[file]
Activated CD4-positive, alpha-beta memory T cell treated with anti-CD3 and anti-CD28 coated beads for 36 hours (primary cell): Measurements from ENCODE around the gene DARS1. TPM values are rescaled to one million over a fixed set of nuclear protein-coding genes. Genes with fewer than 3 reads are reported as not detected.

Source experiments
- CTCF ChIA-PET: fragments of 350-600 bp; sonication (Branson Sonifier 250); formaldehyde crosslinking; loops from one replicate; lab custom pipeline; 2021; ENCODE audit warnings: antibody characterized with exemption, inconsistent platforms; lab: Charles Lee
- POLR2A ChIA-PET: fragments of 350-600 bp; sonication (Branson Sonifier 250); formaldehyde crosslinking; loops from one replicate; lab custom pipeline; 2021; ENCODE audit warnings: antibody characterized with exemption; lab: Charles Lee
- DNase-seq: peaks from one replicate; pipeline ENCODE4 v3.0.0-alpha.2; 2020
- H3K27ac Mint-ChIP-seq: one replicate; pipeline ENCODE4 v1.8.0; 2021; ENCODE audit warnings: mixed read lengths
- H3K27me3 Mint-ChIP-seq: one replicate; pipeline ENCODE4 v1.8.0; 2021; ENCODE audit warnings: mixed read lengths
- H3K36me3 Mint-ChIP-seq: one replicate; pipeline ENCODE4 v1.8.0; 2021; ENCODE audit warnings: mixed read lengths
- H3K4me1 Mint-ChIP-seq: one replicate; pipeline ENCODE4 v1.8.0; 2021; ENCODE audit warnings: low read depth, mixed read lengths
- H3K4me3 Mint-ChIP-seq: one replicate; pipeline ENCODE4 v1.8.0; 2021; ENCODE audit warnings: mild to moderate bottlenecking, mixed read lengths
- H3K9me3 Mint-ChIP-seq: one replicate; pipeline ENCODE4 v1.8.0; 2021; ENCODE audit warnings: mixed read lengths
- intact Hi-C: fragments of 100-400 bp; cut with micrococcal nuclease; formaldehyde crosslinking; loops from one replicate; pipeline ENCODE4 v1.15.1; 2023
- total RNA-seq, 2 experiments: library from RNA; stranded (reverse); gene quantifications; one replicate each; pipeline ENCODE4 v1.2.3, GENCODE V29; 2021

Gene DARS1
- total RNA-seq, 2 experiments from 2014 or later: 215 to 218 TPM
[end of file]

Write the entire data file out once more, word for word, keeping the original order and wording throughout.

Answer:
Activated CD4-positive, alpha-beta memory T cell treated with anti-CD3 and anti-CD28 coated beads for 36 hours (primary cell): Measurements from ENCODE around the gene DARS1. TPM values are rescaled to one million over a fixed set of nuclear protein-coding genes. Genes with fewer than 3 reads are reported as not detected.

Source experiments
- CTCF ChIA-PET: fragments of 350-600 bp; sonication (Branson Sonifier 250); formaldehyde crosslinking; loops from one replicate; lab custom pipeline; 2021; ENCODE audit warnings: antibody characterized with exemption, inconsistent platforms; lab: Charles Lee
- POLR2A ChIA-PET: fragments of 350-600 bp; sonication (Branson Sonifier 250); formaldehyde crosslinking; loops from one replicate; lab custom pipeline; 2021; ENCODE audit warnings: antibody characterized with exemption; lab: Charles Lee
- DNase-seq: peaks from one replicate; pipeline ENCODE4 v3.0.0-alpha.2; 2020
- H3K27ac Mint-ChIP-seq: one replicate; pipeline ENCODE4 v1.8.0; 2021; ENCODE audit warnings: mixed read lengths
- H3K27me3 Mint-ChIP-seq: one replicate; pipeline ENCODE4 v1.8.0; 2021; ENCODE audit warnings: mixed read lengths
- H3K36me3 Mint-ChIP-seq: one replicate; pipeline ENCODE4 v1.8.0; 2021; ENCODE audit warnings: mixed read lengths
- H3K4me1 Mint-ChIP-seq: one replicate; pipeline ENCODE4 v1.8.0; 2021; ENCODE audit warnings: low read depth, mixed read lengths
- H3K4me3 Mint-ChIP-seq: one replicate; pipeline ENCODE4 v1.8.0; 2021; ENCODE audit warnings: mild to moderate bottlenecking, mixed read lengths
- H3K9me3 Mint-ChIP-seq: one replicate; pipeline ENCODE4 v1.8.0; 2021; ENCODE audit warnings: mixed read lengths
- intact Hi-C: fragments of 100-400 bp; cut with micrococcal nuclease; formaldehyde crosslinking; loops from one replicate; pipeline ENCODE4 v1.15.1; 2023
- total RNA-seq, 2 experiments: library from RNA; stranded (reverse); gene quantifications; one replicate each; pipeline ENCODE4 v1.2.3, GENCODE V29; 2021

Gene DARS1
- total RNA-seq, 2 experiments from 2014 or later: 215 to 218 TPM